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Bank notes of different currencies, including Euro, U.S. Dollar, Turkish Lira or Brazilian Reais, are photographed in Frankfurt, Germany, in this illustration picture taken May 7, 2017. Picture taken May 7, 2017. REUTERS/Kai Pfaffenbach/Illustration - RC114B905640
Up Front

Yellen, Reichlin, and Rajan on the big questions facing central banks around the world

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Authors

Finn Schuele

Senior Research Assistant - Hutchins Center on Fiscal & Monetary Policy, The Brookings Institution

What are the big questions facing central banks around the world these days?  We put that question, in mid-September, to three central bank veterans – Janet Yellen, former chair of the Federal Reserve and now a Distinguished Fellow in Residence at the Hutchins Center on Fiscal & Monetary Policy at Brookings; Lucrezia Reichlin, former director of research at the European Central Bank (ECB) and now a professor at the London Business School; and Raghuram Rajan, former chief economist at the International Monetary Fund and governor of the Reserve Bank of India, and now a professor at the University of Chicago Booth School of Business. (You can watch the full 60-minute video here).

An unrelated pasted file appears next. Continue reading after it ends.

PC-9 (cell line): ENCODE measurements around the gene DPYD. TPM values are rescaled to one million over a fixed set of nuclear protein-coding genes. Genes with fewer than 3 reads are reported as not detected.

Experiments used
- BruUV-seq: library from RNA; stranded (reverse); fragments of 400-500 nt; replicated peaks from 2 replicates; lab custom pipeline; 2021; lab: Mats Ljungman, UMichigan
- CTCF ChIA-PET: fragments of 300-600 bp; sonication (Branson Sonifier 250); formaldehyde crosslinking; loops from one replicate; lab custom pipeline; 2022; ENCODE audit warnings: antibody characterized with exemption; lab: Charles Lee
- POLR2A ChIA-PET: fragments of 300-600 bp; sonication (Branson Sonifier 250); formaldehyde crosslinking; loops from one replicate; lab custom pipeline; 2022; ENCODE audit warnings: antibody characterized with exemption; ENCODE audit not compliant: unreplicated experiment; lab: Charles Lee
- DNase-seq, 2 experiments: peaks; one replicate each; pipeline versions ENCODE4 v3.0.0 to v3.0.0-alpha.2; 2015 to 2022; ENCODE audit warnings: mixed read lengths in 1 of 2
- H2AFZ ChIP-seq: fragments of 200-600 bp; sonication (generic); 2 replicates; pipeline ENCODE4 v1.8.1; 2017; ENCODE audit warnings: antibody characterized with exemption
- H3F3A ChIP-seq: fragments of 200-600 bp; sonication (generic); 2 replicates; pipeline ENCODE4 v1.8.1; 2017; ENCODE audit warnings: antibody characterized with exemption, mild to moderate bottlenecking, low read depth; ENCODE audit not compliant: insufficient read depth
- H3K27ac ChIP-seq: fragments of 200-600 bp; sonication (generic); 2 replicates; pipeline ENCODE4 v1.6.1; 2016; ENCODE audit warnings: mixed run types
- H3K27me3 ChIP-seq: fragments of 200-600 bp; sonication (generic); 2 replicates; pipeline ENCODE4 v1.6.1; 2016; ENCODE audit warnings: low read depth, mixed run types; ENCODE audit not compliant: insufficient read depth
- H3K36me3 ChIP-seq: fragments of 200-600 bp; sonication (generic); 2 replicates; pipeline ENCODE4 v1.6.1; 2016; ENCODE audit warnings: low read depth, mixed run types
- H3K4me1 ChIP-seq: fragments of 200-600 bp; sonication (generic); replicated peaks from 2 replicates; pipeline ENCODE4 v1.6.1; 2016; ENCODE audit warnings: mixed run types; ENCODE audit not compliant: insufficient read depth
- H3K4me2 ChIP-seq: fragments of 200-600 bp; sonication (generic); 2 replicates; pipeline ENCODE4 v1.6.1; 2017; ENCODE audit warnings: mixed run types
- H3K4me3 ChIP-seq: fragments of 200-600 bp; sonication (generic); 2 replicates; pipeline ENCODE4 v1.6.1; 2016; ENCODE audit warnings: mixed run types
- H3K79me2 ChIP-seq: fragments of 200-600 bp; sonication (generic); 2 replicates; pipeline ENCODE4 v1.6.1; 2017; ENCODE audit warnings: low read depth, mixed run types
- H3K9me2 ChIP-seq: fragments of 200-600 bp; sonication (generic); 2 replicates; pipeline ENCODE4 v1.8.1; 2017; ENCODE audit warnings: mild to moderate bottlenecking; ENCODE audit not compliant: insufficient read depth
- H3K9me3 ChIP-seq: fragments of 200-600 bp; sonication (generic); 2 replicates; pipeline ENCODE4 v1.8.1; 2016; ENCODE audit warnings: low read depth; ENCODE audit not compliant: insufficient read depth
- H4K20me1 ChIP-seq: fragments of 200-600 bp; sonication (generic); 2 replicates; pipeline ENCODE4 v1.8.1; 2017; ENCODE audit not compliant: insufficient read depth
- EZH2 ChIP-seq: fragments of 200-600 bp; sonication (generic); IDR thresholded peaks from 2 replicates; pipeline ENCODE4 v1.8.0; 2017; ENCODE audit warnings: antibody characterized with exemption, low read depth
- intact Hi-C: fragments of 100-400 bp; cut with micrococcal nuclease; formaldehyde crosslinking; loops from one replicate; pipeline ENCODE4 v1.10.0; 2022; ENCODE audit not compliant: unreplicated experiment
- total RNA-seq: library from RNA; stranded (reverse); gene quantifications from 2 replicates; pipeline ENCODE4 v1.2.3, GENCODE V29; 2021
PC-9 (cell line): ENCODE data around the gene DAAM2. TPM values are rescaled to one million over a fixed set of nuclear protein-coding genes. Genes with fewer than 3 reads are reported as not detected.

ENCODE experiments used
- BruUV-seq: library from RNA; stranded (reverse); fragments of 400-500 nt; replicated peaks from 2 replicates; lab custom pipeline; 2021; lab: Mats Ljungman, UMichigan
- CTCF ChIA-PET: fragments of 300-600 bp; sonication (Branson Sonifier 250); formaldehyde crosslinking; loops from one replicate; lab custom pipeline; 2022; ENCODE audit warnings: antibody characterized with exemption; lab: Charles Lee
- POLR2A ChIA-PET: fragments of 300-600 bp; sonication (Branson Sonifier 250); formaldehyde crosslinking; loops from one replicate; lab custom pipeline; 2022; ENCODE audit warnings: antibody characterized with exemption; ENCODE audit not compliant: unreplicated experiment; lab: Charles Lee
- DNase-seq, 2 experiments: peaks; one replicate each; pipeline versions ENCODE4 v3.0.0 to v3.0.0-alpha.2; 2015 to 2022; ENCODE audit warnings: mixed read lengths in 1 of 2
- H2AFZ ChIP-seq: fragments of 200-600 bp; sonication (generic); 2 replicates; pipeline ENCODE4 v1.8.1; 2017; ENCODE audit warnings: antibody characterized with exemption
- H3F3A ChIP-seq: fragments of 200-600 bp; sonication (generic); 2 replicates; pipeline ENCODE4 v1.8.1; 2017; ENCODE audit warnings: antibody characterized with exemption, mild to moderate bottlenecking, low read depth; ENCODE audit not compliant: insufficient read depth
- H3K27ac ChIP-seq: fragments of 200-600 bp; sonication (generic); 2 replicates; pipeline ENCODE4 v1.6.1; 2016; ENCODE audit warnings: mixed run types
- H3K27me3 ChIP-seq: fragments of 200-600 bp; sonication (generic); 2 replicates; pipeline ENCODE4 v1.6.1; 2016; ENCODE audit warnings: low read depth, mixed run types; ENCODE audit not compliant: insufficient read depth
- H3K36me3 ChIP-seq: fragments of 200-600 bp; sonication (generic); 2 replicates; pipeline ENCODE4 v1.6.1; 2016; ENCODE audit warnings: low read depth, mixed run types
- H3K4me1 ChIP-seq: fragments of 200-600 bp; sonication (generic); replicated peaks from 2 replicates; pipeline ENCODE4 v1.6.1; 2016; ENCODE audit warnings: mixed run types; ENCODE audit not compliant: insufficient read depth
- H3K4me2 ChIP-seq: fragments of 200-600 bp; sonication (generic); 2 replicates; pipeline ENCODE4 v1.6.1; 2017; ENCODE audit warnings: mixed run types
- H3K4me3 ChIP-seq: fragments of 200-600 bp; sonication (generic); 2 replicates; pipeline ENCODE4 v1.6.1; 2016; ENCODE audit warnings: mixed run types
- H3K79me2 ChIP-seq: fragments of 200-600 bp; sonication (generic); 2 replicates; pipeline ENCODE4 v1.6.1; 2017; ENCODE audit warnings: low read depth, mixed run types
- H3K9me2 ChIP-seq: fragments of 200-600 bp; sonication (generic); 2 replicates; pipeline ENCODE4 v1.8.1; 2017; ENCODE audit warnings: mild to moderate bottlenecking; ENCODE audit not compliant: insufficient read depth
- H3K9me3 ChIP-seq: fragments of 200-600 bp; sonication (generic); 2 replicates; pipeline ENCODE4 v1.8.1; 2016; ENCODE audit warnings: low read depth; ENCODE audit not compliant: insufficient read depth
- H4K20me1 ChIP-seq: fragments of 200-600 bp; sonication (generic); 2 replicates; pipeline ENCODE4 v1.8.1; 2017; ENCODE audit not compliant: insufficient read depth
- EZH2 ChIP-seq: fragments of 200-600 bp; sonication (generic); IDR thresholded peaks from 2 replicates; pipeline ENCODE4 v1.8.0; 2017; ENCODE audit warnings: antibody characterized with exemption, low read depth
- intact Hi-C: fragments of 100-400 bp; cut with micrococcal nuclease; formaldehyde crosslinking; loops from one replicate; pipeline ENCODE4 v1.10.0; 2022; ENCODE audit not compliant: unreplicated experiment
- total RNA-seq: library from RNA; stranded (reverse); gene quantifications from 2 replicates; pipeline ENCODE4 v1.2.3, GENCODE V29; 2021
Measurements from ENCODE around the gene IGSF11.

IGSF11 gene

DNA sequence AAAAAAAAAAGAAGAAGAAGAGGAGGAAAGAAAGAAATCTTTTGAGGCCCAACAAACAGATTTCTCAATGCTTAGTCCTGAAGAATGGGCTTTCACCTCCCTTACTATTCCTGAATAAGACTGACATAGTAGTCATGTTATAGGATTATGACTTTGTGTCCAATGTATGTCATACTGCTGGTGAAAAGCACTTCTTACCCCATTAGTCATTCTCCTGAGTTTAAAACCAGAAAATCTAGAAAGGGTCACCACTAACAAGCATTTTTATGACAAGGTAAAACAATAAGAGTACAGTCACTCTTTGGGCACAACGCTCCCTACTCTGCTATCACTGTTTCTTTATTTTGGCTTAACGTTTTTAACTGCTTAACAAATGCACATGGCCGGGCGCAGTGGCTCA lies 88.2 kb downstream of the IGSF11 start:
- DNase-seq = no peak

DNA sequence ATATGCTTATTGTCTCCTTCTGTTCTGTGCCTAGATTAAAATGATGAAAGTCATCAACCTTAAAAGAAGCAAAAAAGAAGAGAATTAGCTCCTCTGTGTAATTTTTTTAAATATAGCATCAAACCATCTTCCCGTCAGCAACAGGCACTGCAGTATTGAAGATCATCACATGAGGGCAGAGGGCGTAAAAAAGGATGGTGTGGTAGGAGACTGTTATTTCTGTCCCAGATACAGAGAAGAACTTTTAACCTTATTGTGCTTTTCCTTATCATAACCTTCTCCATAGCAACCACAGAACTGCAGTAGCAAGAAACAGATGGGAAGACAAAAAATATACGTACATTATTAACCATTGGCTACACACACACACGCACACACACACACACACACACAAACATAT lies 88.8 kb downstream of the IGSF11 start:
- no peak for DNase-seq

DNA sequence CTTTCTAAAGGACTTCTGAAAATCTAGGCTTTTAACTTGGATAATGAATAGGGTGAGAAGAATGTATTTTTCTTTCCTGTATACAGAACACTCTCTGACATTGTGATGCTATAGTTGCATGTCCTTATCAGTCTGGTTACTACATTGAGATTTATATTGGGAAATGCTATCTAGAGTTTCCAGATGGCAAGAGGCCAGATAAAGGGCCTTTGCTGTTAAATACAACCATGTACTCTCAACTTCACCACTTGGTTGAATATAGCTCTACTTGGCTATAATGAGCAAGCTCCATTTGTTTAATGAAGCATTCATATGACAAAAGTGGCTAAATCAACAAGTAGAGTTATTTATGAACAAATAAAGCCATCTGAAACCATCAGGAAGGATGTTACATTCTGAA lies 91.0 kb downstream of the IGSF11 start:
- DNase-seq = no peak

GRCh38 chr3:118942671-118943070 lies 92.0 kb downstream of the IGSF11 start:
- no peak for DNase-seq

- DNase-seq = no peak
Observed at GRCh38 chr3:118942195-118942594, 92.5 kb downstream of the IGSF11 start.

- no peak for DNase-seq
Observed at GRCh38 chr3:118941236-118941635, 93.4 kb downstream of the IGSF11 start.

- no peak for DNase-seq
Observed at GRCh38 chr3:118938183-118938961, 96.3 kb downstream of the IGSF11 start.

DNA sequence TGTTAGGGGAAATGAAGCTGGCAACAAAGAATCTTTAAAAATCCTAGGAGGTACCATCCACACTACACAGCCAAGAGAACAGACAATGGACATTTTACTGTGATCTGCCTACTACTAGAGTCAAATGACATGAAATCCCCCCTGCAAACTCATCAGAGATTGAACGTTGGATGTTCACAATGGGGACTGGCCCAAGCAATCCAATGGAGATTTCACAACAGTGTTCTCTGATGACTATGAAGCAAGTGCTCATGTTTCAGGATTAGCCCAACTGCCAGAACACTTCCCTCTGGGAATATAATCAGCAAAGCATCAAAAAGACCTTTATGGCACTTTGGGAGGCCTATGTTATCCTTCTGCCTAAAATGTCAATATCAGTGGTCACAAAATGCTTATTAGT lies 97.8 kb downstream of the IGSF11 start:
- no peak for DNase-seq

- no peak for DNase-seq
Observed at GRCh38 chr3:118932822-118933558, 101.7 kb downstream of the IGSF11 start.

Here’s what they had to say:

Janet Yellen

Yellen said that the Federal Reserve faces a difficult task in managing the current expansion, and that central bankers in the U.S. and elsewhere need to think about what to do if long-run equilibrium interest rates remain low, which would increase the likelihood that the Fed will again drop interest rates to zero. She also said that the role that financial stability considerations should play in monetary policy is still unresolved.  (Yellen mentioned a paper – Should the Fed regularly evaluate its monetary policy framework? – presented at the Brookings Papers on Economic Activity conference in September by Eric Rosengren, the president of the Federal Reserve Bank of Boston.)

Lucrezia Reichlin

Reichlin turned to the ECB, and suggested there is good reason for the central bank to prolong unconventional monetary policy measures beyond this year, given persistently low inflation forecasts. She also discussed whether the euro area and the euro framework are robust to the next crisis.

Raghuram Rajan

Rajan wondered whether the scale of the financial sector has constrained the room for monetary policy and expressed concern about the lack of a global governance structure for an increasingly integrated world where central bank actions have global spillovers.

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